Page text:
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California restaurants could be able to serve to-go alcoholic beverages alongside takeout orders until 2026 under a bill newly approved by the state Legislature.
Senate Bill 389 passed with unanimous votes in the Senate and Assembly and was officially approved on Thursday. It now heads to the governor’s desk.
State Sen. Bill Dodd, D-Napa, the bill’s author, said the intention of SB 389 is to help restaurants recover from the impacts of COVID-19. The California Department of Alcohol Beverage Control first announced that alcohol could be sold for pickup or delivery in March 2020.
Since then, restaurants across the state have taken to using to-go alcohol as a way to bolster sales. In a survey of restaurant owners, the National Restaurant Association found that 78 percent of restaurants that sold takeout alcohol during the pandemic rehired previously laid-off employees, while only 62 percent of restaurants overall have.
“Restaurants have been hit hard by the pandemic and the ability to sell carry-out cocktails has been critical to ensuring they can survive,” Dodd said in a statement. “Making this permanent will assist their recovery, protecting jobs and our economy.”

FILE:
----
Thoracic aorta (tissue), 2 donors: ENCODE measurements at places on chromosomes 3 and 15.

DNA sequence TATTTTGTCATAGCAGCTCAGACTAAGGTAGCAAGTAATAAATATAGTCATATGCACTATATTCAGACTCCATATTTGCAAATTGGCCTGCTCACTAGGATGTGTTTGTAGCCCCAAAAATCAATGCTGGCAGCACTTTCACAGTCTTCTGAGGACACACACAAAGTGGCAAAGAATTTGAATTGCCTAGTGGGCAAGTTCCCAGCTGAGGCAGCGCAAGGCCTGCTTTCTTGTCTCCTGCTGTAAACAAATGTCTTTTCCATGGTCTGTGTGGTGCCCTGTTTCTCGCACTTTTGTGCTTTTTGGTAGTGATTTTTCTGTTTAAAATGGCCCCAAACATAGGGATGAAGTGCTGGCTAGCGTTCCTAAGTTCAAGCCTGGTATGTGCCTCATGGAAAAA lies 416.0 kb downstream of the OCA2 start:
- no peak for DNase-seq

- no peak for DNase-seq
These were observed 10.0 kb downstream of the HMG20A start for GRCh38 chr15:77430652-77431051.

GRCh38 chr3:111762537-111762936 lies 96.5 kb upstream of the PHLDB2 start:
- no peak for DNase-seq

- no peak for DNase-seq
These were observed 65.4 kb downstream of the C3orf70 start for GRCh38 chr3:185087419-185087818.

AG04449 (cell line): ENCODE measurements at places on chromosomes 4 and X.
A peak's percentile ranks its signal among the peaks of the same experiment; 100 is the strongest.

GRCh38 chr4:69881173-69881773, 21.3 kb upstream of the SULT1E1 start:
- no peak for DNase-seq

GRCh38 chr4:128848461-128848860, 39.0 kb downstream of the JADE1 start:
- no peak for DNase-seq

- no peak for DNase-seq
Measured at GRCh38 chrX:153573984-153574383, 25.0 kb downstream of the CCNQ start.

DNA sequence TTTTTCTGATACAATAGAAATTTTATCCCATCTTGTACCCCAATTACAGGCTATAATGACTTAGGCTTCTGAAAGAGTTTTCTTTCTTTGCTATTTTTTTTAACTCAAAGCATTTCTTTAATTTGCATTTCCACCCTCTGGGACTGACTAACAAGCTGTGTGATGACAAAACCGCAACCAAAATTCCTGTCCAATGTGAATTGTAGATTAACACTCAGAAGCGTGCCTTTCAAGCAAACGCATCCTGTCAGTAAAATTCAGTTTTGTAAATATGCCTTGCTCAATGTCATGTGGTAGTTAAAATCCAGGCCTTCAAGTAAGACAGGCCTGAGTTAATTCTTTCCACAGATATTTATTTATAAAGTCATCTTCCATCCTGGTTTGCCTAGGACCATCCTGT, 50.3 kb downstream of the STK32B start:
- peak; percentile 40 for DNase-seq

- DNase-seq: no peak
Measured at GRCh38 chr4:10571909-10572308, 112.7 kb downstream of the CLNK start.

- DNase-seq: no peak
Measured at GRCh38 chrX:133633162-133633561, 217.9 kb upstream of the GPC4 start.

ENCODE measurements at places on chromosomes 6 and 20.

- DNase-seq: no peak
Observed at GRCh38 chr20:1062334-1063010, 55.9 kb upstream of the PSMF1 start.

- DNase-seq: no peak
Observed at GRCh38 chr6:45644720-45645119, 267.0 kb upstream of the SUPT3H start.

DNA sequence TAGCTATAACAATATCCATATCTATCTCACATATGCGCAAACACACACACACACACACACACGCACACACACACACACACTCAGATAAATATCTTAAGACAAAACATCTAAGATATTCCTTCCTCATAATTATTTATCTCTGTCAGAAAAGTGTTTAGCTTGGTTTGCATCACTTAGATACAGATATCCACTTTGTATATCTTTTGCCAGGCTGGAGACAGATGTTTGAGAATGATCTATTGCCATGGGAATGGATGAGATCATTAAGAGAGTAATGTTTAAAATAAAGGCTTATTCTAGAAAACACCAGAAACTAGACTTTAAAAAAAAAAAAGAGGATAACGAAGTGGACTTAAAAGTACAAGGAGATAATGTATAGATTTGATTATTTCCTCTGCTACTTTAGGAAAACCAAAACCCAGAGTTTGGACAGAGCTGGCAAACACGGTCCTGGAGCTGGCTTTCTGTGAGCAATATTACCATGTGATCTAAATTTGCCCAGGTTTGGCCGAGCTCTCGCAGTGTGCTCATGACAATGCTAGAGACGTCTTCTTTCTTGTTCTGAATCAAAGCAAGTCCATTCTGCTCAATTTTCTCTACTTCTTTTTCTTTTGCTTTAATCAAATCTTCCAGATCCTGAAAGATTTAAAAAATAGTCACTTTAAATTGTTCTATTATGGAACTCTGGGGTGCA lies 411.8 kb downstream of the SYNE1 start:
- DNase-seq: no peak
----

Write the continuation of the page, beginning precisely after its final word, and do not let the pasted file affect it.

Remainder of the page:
Under SB 389, to-go alcohol can only be sold alongside a meal, with a limit of two drinks per meal. The bill also places restrictions on what containers alcohol may be sold in and the concentration of alcohol in mixed drinks.
As of this June, the ABC’s regulatory relief allowing restaurants to sell to-go alcohol will expire on Dec. 31, 2021. But if SB 389 is signed by Gov. Gavin Newsom, restaurants may continue to do so until Dec. 31, 2026, at which point the bill will be considered repealed.
In a statement, Matt Sutton, senior vice president of the California Restaurant Association, applauded the bill, saying that to-go alcohol sales during the pandemic had been “a successful trial project” and would continue to help restaurants seeking to rebuild.